No brief? This is not a Second Circuit case, but I think it should be of interest to appellate practitioners. Legacy Bank, a party in Lee v. Legacy Bank, decided that it was not worth the money to submit a responsive brief on appeal. It told the Court that the transcript in the case was sufficient to warrant affirmance of the decision appealed from by its adversary.

The Court disagreed. Read the decision of the Wisconsin Court of Appeals, which can be found here. And thanks to the Legal Writing Prof Blog for cluing me in to this case.

No More Graffiti. The New York Administrative Code, as of 2005, prohibits the sale of aerosol spray paint containers and broad tipped indelible markers to persons under 21 years of age. This provision was enacted to curtail the problem of graffiti vandalism. Some young artists brought an action to enjoin the enforcement of the statue, claiming that it violates their First Amendment rights to freedom of expression and violates the Fourteenth Amendment's equal protection provision.

The District Court granted the motion for a preliminary injunction to the extent that the City could not enforce the ban against individuals over the age of 18. The City appealed, claiming that the Court erred in finding that the plaintiffs were likely to succeed on the merits and that the plaintiffs would be irreparably harmed. On appeal, the Second Circuit affirmed.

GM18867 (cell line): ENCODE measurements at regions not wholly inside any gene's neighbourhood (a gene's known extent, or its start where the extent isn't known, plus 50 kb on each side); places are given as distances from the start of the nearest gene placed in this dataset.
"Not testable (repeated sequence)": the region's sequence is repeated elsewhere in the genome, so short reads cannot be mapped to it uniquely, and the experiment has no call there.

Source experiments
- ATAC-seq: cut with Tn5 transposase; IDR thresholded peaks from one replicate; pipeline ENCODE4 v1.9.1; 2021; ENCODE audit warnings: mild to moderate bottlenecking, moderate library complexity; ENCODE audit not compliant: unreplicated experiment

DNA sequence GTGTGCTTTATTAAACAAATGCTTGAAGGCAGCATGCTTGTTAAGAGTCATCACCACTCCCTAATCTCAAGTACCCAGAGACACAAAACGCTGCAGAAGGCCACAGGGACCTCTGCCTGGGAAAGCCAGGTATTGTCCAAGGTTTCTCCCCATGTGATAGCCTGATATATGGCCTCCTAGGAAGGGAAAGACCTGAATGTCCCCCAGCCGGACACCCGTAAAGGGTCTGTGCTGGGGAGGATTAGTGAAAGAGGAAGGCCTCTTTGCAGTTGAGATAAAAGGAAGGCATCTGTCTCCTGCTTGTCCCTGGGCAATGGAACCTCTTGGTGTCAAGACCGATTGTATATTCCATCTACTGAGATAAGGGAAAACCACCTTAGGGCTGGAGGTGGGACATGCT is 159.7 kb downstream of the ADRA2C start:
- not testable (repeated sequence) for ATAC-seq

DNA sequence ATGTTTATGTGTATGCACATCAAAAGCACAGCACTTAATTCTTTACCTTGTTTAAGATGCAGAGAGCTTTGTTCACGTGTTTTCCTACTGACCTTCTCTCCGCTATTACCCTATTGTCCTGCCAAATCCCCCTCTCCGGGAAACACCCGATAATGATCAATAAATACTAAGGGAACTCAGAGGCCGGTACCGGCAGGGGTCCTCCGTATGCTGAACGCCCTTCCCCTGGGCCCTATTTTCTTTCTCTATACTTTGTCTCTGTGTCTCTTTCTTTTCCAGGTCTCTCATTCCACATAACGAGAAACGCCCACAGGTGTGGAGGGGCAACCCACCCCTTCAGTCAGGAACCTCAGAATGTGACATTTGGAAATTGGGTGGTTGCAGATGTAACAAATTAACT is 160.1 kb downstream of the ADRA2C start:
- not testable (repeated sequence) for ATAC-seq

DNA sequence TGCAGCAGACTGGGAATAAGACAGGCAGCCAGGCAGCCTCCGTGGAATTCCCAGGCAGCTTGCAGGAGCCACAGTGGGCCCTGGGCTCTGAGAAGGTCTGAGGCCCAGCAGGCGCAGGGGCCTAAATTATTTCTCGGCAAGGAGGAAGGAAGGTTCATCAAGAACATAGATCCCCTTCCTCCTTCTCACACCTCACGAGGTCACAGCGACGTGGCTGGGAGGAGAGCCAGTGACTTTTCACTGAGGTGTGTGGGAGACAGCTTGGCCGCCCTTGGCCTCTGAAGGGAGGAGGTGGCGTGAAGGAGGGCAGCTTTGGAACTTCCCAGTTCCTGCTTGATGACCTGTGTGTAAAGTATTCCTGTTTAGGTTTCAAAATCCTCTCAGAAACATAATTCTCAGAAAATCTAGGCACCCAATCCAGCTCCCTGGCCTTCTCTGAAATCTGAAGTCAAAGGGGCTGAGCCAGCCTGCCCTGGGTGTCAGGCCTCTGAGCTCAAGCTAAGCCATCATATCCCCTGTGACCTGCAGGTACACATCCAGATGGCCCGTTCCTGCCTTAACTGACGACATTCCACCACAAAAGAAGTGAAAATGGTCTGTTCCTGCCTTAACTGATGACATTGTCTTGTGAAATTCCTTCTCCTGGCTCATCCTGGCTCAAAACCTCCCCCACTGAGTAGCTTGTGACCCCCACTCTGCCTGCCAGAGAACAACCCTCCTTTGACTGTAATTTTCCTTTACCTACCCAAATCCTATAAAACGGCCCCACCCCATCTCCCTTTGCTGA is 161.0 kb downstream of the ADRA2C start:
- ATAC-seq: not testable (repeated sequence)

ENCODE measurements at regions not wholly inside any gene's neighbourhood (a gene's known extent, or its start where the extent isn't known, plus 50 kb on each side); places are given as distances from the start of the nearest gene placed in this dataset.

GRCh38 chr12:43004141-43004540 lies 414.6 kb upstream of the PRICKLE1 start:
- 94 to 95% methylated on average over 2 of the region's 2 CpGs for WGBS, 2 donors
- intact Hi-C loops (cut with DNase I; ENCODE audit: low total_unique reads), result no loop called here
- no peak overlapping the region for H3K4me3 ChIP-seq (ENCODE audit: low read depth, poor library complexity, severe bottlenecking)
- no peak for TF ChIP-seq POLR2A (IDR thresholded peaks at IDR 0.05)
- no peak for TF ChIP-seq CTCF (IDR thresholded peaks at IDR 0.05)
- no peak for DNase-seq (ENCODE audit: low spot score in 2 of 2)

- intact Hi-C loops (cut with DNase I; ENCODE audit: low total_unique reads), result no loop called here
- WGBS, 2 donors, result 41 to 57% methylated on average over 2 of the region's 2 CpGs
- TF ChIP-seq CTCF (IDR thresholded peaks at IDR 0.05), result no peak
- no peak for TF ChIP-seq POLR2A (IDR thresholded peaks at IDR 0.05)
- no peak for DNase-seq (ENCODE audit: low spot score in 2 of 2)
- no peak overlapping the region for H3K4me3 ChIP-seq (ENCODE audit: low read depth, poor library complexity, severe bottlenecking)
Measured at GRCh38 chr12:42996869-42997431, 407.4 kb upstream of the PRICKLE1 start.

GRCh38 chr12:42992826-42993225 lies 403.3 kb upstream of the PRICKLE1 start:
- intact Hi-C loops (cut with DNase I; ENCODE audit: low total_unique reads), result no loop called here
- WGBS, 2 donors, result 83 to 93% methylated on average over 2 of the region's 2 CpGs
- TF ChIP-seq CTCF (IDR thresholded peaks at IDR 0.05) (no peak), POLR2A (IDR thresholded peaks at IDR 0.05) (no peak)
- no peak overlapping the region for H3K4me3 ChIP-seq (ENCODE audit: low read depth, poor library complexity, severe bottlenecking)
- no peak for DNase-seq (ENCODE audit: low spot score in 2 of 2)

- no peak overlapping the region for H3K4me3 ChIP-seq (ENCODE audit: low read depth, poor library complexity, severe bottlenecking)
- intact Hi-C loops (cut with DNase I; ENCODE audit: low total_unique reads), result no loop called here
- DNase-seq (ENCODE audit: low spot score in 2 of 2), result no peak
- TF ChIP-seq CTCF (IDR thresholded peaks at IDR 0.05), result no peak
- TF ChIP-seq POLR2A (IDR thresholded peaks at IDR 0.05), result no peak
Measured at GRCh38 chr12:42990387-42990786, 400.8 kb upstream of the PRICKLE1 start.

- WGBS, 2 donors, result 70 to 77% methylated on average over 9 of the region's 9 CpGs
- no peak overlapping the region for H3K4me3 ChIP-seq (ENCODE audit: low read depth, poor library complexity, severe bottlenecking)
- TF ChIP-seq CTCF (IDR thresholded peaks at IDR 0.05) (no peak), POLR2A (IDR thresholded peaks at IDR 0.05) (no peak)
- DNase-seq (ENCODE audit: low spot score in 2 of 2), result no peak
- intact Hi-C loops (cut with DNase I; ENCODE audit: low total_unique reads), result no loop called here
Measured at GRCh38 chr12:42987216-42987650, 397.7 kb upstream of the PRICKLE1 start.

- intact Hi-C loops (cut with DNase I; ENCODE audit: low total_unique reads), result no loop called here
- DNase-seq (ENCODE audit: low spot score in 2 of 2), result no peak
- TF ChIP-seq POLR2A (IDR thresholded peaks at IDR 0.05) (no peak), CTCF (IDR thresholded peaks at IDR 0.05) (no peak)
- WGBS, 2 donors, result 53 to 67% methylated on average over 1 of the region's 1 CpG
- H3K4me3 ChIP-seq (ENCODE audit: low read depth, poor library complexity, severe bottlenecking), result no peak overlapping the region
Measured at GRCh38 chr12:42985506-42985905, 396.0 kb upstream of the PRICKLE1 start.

While the Court was skeptical of any equal protection violation, it found that the District Court had not abused its discretion in issuing the injunction on First Amendment grounds.

The decision can be found here.

Thursday, February 01, 2007

First Amendment violation. The Village of Cold Spring has a Historic District and the Village has a section of the Village Code that requires prior Village approval for physical alterations to buildings in that District. The Village sought to enforce this provision against a resident of the District, who had placed certain signs on his property, which the Village deemed to violate the Code. The resident sought an injunction, enjoining enforcement of that provision (and other provisions). The District Court held that the section was content-neutral and left open to the resident ample alternative channels of communication and therefore did not violate the First or the Fourteenth Amendments.

On appeal, the Second Circuit reversed, finding the section to be an unlawful prior restraint, which acted to freeze the speech of the residents of the Historical District who wish to use signs to convey messages, at least for the time it takes them to obtain a Certificate of Appropriateness.

The decision in Lusk v. Village of Cold Spring can be found here.